SomnaSlim appears to be discontinued.
“Lose weight in your sleep”, boasts the advertising for the night time diet pill SomnaSlim, “or get your money back, guaranteed!”
Wow! Now that’s taking the whole “losing weight is easy” thing to an entirely new level.
Nonetheless, it’s not difficult to see why such claims such as this one manage to ensnare customers. It is, after all, an appealing thought; as you sleep comfortably, SomnaSlim‘s unique blend of herbs works unobtrusively in the background, incinerating fat and transforming your body into a lean, mean, sexy machine. A night time diet pill? Lose weight while you sleep? Where do I sign up?
Of course, this is nothing but fantasy. Both your metabolic rate and your caloric requirements are at their lowest when you’re sleeping. And there is no miraculous blend of herbs that is going to crank up some internal fat burning furnace while you’re dreaming of hot fudge sundaes and endless buffets.
But what about a product that helps you sleep better? Will that help you lose weight? After all, in the SomnaSlim FAQs it states…
“Did you know that there is a correlation between not enough sleep and gaining weight? Somnaslim will help put you to sleep and burn fat…at the same time!”
Well, there is a study (Arch Intern Med. 2005 Jan 10;165(1):25-30) that does confirm that reduced amounts of sleep is associated with overweight and obese status.
However, the authors of this study torpedo the SomnaSlim statement when they state…
“We caution that this study does not establish a cause-and-effect relationship between restricted sleep and obesity. Investigations demonstrating success in weight loss via extensions of sleep would help greatly to establish such a relationship.”
Ooops. I guess the SomnaSlim retailers either missed this, or decided to conveniently overlook it.
That said, is there any merit to the SomnaSlim formula? Let’s have a look at what’s in it…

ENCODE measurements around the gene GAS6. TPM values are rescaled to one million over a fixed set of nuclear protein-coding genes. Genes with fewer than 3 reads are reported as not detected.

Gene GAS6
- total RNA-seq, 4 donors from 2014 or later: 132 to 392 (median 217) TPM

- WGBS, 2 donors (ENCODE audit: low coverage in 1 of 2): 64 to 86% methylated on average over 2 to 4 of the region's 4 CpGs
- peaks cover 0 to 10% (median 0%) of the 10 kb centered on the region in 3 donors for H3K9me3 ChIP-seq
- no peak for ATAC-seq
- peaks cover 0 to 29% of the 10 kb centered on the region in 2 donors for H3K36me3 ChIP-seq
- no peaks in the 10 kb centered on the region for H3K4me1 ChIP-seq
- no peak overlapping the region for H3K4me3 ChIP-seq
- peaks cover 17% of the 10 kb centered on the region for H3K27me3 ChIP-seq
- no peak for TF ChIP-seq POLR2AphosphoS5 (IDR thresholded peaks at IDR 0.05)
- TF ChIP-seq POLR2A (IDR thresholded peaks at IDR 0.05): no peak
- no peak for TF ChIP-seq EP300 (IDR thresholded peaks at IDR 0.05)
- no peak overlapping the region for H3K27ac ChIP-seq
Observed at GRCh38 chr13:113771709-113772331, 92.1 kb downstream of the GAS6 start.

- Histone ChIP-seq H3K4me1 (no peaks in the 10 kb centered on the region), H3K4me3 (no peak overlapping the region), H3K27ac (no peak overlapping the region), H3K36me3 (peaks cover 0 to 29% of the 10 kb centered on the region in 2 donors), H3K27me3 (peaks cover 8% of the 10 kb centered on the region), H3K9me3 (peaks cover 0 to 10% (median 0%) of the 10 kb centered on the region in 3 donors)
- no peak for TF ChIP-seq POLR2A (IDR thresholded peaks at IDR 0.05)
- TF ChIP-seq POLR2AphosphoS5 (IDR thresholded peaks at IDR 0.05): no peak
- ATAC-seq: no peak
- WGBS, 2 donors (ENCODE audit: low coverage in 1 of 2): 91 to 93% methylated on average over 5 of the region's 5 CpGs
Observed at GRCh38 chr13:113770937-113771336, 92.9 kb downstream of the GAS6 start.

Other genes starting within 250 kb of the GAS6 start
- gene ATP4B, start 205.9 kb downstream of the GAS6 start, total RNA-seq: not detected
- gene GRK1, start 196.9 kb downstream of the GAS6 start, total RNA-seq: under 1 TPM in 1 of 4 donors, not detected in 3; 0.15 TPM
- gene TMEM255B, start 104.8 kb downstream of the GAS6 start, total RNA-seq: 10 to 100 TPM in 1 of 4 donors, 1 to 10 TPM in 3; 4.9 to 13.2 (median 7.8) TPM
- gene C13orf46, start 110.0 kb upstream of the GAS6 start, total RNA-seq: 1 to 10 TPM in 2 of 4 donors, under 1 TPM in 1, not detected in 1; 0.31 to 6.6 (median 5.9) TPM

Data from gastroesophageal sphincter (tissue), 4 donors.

i. Garcinia cambogia (200 mg): Standardized for hydroxycitric acid, an early study published in the Journal of the American Medical Association (JAMA. 1998 Nov 11;280(18):1596-600) indicated that hydroxycitric acid has no positive weight loss effects, concluding…
“Garcinia cambogia failed to produce significant weight loss and fat mass loss beyond that observed with placebo.”
ii. Melatonin (2 mg): An antioxidant, this ingredient is well known for its role in sleep regulation.
Plus a 1200 mg strong blend of the following…
iii. Valerian root: Commonly recognized for its use as a natural sleep aid, although research suggests it appears to work best when used in conjunction with hops.
iv. Glucomannan: A fiber supplement that has shown benefits for weight loss, albeit at much higher doses than what is included in this product.
v. Decaffeinated green tea: Green tea, because of its unique blend of EGCG, caffeine, and various other polyphenols, happens to be a pretty useful weight loss supplement. However, to my knowledge, all studies validating green tea’s effects on weight loss have been performed on versions containing caffeine. There is no proof decaffeinated versions work anywhere near as well. In fact, because of caffeine’s well-established effects on the CNS, we can be nearly positive that it does not.